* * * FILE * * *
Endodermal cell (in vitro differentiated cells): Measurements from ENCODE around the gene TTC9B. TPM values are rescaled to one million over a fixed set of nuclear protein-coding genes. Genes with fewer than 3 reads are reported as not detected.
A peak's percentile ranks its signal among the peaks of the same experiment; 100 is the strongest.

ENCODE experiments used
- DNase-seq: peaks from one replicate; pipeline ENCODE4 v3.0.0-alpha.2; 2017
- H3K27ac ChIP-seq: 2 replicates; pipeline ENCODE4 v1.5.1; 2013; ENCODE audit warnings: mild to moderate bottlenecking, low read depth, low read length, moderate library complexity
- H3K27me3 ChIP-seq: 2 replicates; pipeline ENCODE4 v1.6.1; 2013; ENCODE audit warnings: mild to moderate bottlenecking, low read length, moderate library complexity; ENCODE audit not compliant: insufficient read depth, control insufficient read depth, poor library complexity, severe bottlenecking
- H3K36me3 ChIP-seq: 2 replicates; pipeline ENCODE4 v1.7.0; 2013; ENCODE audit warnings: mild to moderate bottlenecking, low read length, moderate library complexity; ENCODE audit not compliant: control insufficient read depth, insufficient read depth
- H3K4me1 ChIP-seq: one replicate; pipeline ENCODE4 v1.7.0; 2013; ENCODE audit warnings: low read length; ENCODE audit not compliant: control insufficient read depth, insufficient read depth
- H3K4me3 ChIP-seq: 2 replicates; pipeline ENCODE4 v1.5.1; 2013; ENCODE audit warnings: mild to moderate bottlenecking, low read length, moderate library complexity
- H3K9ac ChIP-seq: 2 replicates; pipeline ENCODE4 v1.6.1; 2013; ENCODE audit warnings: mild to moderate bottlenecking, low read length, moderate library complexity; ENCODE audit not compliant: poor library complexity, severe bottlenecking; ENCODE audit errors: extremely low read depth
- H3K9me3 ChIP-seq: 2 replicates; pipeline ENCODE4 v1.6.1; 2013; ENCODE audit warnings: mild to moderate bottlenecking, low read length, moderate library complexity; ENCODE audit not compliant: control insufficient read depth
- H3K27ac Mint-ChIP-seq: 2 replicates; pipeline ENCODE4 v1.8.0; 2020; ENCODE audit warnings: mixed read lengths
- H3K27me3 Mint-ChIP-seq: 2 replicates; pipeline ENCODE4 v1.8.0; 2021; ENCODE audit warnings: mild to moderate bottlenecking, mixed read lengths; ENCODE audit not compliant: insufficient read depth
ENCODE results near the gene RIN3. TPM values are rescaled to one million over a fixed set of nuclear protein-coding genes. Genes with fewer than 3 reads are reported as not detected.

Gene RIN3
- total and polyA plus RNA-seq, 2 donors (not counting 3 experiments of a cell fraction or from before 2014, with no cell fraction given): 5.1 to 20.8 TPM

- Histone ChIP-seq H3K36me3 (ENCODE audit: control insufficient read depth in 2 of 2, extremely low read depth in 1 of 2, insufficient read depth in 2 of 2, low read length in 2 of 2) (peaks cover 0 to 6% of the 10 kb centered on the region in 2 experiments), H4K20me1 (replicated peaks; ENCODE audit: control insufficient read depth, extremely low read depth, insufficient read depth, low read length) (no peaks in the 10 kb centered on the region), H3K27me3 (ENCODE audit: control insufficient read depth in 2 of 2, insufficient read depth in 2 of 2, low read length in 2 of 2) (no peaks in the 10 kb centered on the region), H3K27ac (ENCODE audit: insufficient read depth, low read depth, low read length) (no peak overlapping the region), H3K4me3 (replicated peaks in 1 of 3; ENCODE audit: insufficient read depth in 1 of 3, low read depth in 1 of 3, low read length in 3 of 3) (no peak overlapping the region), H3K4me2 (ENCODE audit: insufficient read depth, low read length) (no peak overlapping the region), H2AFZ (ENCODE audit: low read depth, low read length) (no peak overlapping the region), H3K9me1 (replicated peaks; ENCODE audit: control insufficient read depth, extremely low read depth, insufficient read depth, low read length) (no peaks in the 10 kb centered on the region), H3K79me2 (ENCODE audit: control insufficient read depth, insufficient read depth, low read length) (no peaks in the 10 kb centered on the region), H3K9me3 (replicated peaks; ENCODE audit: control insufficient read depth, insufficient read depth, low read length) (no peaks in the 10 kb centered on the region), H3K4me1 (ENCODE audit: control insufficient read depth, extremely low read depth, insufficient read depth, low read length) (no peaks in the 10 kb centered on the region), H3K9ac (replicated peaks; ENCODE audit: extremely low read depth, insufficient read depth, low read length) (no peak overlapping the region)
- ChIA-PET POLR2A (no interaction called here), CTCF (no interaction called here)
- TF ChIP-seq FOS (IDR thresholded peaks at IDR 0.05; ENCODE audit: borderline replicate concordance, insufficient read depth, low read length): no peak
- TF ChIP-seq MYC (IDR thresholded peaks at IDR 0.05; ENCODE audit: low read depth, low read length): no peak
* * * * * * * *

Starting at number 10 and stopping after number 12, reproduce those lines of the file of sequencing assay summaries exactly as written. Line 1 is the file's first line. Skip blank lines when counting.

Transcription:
- H3K9ac ChIP-seq: 2 replicates; pipeline ENCODE4 v1.6.1; 2013; ENCODE audit warnings: mild to moderate bottlenecking, low read length, moderate library complexity; ENCODE audit not compliant: poor library complexity, severe bottlenecking; ENCODE audit errors: extremely low read depth
- H3K9me3 ChIP-seq: 2 replicates; pipeline ENCODE4 v1.6.1; 2013; ENCODE audit warnings: mild to moderate bottlenecking, low read length, moderate library complexity; ENCODE audit not compliant: control insufficient read depth
- H3K27ac Mint-ChIP-seq: 2 replicates; pipeline ENCODE4 v1.8.0; 2020; ENCODE audit warnings: mixed read lengths